Pershing Square

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Pershing Square Holdings has listed in London in what appears to be a move designed to garner investor support. Unusually for a major hedge fund, it is not seeking to attract wealthy family offices or university foundations; instead, it is looking to attract investment from ETF providers.


With a market capitalisation of some $3.9bn, the closed-end fund or investment trust will become a constituent of the FTSE 250, and will therefore attract index tracking ETFs and funds. The reason for the listing appears to be that founder Bill Ackman is frustrated at the fund’s discount to NAV which is currently c.16%.


This is hardly unusual, indeed Third Point, arguably a much more successful fund and certainly a better performer than PSH since the latter’s inception, is trading at an even wider discount, almost 20%; its performance has been better than Pershing Square Holdings and yet its discount is higher. (Part of the reason may be technical: Third Point has a slightly unusual dividend policy, as dividends are paid out of and are dependent on capital gains; Pershing Square does not pay a dividend.)


Ackman was quoted in the Financial Times summarising the investment case for his fund as “more liquidity, index support, it’s a real bargain”. One can only admire the marketing effort behind this latest corporate move – the chart shows the fund’s performance since inception. It has badly lagged the S&P by around 70% since its flotation, in spite of having an average of probably 10 holdings.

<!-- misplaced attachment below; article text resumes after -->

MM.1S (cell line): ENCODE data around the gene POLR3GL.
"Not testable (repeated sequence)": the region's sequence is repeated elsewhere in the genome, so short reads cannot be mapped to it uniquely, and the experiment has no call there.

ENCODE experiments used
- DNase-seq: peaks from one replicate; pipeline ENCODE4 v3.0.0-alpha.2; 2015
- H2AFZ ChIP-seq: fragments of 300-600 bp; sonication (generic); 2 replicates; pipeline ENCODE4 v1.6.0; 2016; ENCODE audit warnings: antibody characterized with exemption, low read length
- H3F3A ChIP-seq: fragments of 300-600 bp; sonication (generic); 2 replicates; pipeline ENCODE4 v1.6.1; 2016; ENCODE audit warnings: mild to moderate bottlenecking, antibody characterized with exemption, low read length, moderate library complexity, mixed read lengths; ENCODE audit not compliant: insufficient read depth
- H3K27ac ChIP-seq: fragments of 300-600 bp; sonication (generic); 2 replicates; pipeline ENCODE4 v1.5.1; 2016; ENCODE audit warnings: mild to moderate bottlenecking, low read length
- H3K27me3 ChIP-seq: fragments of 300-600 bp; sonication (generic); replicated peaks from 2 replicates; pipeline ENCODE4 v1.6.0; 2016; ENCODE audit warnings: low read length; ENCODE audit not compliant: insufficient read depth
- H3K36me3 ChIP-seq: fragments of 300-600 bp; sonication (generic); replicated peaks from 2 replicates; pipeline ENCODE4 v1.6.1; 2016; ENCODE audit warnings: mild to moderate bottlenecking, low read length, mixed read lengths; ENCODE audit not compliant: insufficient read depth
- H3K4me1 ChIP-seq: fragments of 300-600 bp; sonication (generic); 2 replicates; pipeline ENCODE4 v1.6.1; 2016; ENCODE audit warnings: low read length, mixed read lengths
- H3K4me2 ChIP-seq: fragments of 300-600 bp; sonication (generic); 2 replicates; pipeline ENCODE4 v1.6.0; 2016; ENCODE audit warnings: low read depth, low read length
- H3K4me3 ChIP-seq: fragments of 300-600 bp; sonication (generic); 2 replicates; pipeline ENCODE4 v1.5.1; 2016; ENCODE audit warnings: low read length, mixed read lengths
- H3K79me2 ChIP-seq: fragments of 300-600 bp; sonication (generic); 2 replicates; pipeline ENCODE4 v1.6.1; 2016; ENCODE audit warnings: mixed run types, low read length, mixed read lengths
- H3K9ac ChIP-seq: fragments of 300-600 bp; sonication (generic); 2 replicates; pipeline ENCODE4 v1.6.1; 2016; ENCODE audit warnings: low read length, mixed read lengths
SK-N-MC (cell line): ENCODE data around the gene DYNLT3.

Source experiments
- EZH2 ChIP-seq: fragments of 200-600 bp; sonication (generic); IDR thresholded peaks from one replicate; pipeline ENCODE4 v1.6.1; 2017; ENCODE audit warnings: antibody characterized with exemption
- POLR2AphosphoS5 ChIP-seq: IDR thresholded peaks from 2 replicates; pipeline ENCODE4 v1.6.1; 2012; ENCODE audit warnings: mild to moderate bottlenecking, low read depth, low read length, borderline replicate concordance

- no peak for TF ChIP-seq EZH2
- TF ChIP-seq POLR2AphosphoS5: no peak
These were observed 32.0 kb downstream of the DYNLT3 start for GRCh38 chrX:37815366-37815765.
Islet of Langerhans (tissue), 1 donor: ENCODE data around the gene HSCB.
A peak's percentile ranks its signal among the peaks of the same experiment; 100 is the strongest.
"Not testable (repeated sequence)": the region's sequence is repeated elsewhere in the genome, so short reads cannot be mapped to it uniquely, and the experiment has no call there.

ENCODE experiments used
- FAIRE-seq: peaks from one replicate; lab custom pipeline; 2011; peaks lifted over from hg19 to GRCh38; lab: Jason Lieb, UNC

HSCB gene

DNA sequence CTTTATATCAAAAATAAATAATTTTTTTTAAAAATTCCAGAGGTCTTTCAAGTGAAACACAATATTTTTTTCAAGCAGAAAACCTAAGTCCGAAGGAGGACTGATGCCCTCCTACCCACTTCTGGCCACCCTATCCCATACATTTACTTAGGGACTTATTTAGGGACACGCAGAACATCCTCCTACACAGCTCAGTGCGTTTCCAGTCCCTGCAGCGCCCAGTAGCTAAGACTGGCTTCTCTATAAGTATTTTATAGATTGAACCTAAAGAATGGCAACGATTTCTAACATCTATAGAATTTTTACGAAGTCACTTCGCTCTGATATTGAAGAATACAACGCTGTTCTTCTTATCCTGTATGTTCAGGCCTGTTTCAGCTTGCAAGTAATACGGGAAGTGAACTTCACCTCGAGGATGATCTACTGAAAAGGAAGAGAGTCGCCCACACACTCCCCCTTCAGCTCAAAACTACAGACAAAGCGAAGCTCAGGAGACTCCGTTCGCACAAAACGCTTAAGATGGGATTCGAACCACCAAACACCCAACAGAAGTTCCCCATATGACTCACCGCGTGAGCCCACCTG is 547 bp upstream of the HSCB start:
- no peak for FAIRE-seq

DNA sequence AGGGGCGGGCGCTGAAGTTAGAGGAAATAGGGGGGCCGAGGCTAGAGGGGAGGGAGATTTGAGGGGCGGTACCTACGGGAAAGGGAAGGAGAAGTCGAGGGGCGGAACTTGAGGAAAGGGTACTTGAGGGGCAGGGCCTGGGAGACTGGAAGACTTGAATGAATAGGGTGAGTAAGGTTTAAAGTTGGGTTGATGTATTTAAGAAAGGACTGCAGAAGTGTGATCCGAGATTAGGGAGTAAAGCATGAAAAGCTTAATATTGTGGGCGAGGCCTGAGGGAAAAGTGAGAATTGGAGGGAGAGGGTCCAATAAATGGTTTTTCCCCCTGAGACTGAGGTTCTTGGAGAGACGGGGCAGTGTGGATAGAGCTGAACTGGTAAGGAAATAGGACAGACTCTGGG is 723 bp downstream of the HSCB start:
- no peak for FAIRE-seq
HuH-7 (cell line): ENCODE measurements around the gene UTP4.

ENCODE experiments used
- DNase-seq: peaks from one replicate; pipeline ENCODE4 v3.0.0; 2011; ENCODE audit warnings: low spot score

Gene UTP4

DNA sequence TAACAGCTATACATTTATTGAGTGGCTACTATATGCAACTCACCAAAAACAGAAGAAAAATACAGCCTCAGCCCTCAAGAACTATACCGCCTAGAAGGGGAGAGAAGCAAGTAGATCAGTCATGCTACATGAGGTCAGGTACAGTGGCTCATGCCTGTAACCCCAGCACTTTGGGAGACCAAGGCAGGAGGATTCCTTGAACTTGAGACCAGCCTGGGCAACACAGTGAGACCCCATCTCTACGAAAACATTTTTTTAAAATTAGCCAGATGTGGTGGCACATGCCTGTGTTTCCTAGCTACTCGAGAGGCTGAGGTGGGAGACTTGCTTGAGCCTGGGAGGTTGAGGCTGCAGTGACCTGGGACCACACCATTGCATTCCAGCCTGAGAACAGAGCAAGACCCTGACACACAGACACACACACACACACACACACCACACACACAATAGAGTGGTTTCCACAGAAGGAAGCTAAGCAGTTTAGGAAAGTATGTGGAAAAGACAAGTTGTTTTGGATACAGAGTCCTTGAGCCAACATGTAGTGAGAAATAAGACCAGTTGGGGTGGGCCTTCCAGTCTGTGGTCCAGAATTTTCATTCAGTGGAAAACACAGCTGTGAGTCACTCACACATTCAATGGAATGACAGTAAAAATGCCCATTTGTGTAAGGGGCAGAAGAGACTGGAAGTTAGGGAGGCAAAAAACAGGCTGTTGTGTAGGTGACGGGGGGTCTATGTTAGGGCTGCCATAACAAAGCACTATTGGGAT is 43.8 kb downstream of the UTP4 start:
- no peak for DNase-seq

Ackmann’s trials and tribulations on his investment in Valeant are well known - he bet $3.9bn (in this fund and his hedge funds) and lost over 90% of his investors’ money. To be fair, his fund has recovered somewhat in recent months, but the gap vs a simple S&P 500 index-tracking ETF remains vast. With performance like this from a very public poster child, it is little wonder that the “2 & 20” set are attracting criticism.


The performance is no surprise to informed investors. That they have picked 8-12 stocks and failed to produce a positive return is clearly disappoint8ng for shareholders. Moreover, it is unlikely to be just Valeant – that may have cost the fund c 10%, but it would be unlikely to be much more (and if it were more, that raises a broader question about risk management). Note that the fund is not a traditional hedge fund and only has one short (on which positive returns are expected), and hence this is not the explanation for the fund lagging the index.


There seems no logical reason for this fund to be in the FTSE 250. Its listing appears to seek to exploit listing rules in an attempt to profit the fund’s current investors (a legitimate goal). We shall see if the discount to NAV narrows, but that may not happen, especially if Ackmann does not improve the performance.